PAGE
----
Millar’s last issue on the book however, in one self contained story, has more power and is plain better than his previous 12 issues combined.

And much of this issues success is owed to the dark, brooding, yet at the same time clean, crisp art of Kaare Andrews. Very much a David Mazzucheilli (sp) vibe.

WOLVERINE 32: PRISONER NUMBER ZERO is a very minimalist tale, of the dark days of the war, a concentration camp, a new commandant, and a little man… who will not die. Compelling and dangerous from first page to last. It’s the kind of issue that you can hand to people who don’t know comic-books and they will be… smitten. B+/A-.

Wolverine 56- It would be exactly two years after Millar’s story, before anyone did anything as good with the character. In this issue newcomer Jason Aaron pens his own one-shot…. about the man who cannot die.

This story THE MAN IN THE PIT much like the earlier PRISONER NUMBER ZERO finds our protagonist trapped and at the mercy of merciless men. MAN IN THE PIT is a good story. Jason Aaron clearly showing those writing chops that impressed me so much in THE OTHER SIDE. The art however is… is bad. Which it gives me pause to say, because I’m a Chaykin fan, like anyone else. Chaykin being an artist I liked very much in the late 80s, into the 90s with his BLACK KISS, AMERICAN FLAG, and POWER AND GLORY work.

However it is now 2008, and the rigors of a monthly schedule with few exceptions is a young man’s domain. Chaykin’s work here looking very phoned in. That last page is horrendously bad.

However while the look of the art itself is rushed and unfinished, you cannot fault Chaykin’s layouts. He still knows how to move your eye, and tell a story.

So even notching it for art. A strong issue: B.

However it does point out an issue, about making Wolverine a masochistic foil. The story points out the problem of Writers, not really knowing what to do with the character of Wolverine, falling back on just testing out their latest torture or “death of the day” on him.

Because a man is capable of receiving great punishment or to an extent rising from the dead, does not mean that every story trope has to revolve around this extreme. Or that he’s going to want to be put in a position every day to test that trope.

Because of tetnus shots, I can step on a rusty nail every day and not die. But just because I can doesn’t mean I’m going to. It’s unpleasant.

Wolverine/Logan is a world class spy and fighter and survivor. Yet nearly every issue, some writer has him getting shot in the head by a two bit punk, trapped in a pit, or otherwise the male equivalent of the bondage girls of the 40s and 50s.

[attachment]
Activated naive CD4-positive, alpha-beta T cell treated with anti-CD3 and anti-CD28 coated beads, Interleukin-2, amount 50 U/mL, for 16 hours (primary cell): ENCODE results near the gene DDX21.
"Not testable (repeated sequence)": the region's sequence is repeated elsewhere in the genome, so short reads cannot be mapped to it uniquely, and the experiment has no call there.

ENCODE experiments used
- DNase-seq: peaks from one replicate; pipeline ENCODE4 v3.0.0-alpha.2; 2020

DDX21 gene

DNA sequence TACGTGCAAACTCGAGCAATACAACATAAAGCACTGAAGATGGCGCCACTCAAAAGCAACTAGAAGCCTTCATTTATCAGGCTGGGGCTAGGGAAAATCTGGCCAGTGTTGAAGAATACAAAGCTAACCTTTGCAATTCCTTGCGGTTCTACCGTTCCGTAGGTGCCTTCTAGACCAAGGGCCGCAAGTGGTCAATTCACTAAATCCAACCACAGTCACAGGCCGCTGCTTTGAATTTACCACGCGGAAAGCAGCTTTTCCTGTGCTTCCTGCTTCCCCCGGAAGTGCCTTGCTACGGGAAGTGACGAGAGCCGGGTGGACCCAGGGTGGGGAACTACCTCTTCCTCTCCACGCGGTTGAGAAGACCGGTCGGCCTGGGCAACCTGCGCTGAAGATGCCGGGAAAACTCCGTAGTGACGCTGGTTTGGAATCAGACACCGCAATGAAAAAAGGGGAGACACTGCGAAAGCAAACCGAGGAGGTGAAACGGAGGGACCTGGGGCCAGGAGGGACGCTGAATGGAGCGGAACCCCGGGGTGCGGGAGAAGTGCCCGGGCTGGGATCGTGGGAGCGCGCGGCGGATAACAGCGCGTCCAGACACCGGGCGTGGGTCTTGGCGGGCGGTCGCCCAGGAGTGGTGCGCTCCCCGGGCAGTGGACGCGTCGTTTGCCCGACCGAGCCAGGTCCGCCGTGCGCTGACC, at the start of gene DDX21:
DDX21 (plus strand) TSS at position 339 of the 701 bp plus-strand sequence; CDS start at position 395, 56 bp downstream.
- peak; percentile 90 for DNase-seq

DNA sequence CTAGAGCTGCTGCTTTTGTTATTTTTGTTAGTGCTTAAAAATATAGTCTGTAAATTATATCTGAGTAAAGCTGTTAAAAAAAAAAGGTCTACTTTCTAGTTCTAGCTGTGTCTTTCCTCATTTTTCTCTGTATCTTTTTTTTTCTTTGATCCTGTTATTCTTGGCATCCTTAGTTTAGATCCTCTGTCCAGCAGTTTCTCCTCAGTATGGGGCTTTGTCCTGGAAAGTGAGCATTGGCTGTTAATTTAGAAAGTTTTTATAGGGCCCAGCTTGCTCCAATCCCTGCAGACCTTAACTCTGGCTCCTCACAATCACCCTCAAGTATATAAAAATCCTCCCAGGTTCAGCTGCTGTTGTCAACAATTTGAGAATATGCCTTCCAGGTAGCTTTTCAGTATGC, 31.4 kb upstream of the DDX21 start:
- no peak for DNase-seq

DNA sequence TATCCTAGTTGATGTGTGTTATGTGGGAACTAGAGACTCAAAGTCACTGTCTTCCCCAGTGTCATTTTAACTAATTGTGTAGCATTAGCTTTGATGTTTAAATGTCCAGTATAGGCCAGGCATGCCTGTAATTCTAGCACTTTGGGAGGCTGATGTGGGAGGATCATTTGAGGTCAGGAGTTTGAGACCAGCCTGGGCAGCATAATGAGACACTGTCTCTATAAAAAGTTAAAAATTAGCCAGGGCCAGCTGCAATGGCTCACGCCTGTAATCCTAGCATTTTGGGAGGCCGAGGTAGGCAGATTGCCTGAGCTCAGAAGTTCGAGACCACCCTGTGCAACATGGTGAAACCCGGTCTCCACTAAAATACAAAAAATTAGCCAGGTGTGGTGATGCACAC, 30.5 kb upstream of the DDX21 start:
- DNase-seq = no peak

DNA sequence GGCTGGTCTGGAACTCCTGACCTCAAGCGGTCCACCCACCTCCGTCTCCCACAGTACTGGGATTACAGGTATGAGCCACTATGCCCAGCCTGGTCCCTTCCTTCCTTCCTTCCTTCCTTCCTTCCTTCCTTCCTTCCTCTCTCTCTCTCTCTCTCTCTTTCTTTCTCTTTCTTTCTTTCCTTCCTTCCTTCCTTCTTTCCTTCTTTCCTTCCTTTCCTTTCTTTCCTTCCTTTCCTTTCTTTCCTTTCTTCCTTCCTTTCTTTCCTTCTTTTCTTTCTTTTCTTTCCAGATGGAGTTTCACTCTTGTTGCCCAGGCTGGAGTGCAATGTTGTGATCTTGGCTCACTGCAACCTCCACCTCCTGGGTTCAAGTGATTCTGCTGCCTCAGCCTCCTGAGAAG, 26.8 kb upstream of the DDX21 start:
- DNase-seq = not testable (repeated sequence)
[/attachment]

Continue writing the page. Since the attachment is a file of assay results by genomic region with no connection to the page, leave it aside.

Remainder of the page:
I give Millar’s story a pass, because it’s a fable, in its own way a ghost story. However Aaron’s story while a good read, kinda asks you to believe that a character that can survive the Hulk: A/ is going to get trapped in a pit by losers and B/ having found himself trapped couldn’t just jump out the frigging pit.

Stories like this tend to dumb down and power down the character to put him in these inane situations where writers can go for the lowest common denominator. “Look I blew his jaw off”.

Wolverine/Logan is a hero and a dangerous fucking man not because he can heal from any wound, but because he doesn’t have to.

Read that last sentence again Marvel.

Unless you are Spiderman you’re not faster than Wolverine, and you’re not going to sneak up on him. You are not going to catch him by surprise. This dude is James Bond (albeit an uncouth James Bond) with Claws. And James Bond doesn’t stand around to get shot in the fing head.

Wolverine getting hurt, needing to use his healing factor, should be the exception not the rule.

It should happen so rarely villains don’t even know about it, and then when he does get shot, and rise from the dead so to speak, it’s this moment that has weight. Because in the previous year no one has even scratched this killing machine.

Claremount and Bryne, more than creators Dave Cockrum and Len Wein, defined this character. And arguably his finest hours were with Claremont and Miller in his first mini-series (still holds up), and with Claremont and Paul Smith in their 80s run in the UNCANNY X-MEN.

That said there are some new writers on the block who are doing some amazing work.

Possibly my favorite recent Wolverine story, even topping Millar’s PRISONER ZERO is Mike Carey’s one-shot FIREBREAK. It’s a wonderful story that uses a disintegrating marriage as the framework for this tale of an out of control wildfire and a blinded hero.

I was not a fan of mike Carey’s LUCIFER but I found this one-shot completely riveting. And the art by Scott Kollins is as frenetic and beautiful as ever (though you miss the tightness of an inker. The colorist probably doing inks and colors in photoshop, and you miss the strength of a real inker, finishing and interpreting the work). We accept the blindness aspect as one of the rare times the Hero gets hurt, but beyond that he gets mauled by a bear, shot down by Hydra goons. Hydra goons?! Comeon, blind or no, there’s no way they were going to shoot Peter Parker or James Bond point blank. So how are they going to take by surprise a man who can smell their adrenalin.

But that artistic license aside, a great issue. A-.

Well That’s all for this installment. Hope you’ve enjoyed me breaking up your favorite unbreakable mutant. Just in time for the movie no less. 🙂 .